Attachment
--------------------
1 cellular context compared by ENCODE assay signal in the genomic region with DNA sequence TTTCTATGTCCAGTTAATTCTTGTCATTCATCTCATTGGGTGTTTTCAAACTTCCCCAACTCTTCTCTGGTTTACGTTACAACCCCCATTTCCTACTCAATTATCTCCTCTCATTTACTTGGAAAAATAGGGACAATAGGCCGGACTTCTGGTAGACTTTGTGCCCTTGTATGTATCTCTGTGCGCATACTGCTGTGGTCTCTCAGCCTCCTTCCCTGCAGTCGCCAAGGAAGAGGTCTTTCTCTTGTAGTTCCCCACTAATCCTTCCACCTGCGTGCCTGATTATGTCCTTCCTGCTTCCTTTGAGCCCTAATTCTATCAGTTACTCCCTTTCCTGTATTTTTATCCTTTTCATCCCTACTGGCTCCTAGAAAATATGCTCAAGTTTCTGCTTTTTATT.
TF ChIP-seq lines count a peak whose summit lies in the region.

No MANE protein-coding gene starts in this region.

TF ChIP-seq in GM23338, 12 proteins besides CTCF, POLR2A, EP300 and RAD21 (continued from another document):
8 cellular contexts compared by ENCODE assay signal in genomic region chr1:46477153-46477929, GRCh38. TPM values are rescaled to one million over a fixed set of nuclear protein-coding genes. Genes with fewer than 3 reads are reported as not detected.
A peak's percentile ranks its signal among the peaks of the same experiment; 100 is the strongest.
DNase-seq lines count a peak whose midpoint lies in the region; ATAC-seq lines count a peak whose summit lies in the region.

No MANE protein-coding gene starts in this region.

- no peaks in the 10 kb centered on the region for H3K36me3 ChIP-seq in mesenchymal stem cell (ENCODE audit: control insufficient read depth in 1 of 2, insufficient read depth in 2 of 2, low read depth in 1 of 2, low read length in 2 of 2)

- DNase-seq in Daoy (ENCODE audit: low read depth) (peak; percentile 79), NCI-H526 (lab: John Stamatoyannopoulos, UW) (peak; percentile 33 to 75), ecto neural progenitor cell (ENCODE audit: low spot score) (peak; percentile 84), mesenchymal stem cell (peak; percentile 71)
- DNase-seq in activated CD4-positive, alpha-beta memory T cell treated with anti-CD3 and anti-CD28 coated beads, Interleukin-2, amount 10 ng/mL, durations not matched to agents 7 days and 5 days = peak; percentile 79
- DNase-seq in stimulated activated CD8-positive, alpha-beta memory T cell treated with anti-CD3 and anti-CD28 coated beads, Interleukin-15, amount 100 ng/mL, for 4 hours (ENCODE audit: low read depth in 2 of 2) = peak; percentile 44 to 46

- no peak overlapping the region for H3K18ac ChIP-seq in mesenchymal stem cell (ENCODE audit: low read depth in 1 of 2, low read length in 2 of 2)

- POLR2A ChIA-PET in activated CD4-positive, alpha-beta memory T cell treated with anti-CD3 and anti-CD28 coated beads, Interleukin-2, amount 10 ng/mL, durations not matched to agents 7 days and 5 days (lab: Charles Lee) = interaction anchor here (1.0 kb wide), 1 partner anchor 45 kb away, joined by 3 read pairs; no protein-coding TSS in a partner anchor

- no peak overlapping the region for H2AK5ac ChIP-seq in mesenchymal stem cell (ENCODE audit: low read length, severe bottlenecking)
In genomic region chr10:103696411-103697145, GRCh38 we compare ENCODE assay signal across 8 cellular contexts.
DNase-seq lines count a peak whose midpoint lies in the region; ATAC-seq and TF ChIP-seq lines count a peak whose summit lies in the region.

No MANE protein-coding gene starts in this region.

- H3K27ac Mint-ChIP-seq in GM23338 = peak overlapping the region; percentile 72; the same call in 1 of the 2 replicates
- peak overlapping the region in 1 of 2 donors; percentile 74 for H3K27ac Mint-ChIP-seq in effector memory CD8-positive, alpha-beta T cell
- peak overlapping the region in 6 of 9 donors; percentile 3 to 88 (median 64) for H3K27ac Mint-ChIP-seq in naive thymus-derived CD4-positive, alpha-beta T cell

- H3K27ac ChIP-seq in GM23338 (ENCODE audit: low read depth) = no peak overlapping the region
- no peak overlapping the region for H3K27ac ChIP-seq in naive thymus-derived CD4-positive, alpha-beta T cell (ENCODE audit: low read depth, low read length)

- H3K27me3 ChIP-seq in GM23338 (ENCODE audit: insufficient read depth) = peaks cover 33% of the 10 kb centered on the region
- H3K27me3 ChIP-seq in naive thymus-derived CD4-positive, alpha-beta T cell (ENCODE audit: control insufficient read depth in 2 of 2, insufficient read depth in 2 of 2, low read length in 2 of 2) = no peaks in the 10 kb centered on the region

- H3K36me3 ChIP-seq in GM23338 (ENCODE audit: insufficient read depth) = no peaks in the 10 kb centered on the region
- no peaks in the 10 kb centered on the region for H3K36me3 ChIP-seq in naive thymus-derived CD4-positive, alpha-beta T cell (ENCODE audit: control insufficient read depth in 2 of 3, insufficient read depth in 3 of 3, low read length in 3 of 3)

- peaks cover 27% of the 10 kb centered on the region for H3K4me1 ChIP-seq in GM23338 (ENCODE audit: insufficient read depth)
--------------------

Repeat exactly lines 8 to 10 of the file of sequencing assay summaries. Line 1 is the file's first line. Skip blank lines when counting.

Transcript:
No MANE protein-coding gene starts in this region.

- no peaks in the 10 kb centered on the region for H3K36me3 ChIP-seq in mesenchymal stem cell (ENCODE audit: control insufficient read depth in 1 of 2, insufficient read depth in 2 of 2, low read depth in 1 of 2, low read length in 2 of 2)

- DNase-seq in Daoy (ENCODE audit: low read depth) (peak; percentile 79), NCI-H526 (lab: John Stamatoyannopoulos, UW) (peak; percentile 33 to 75), ecto neural progenitor cell (ENCODE audit: low spot score) (peak; percentile 84), mesenchymal stem cell (peak; percentile 71)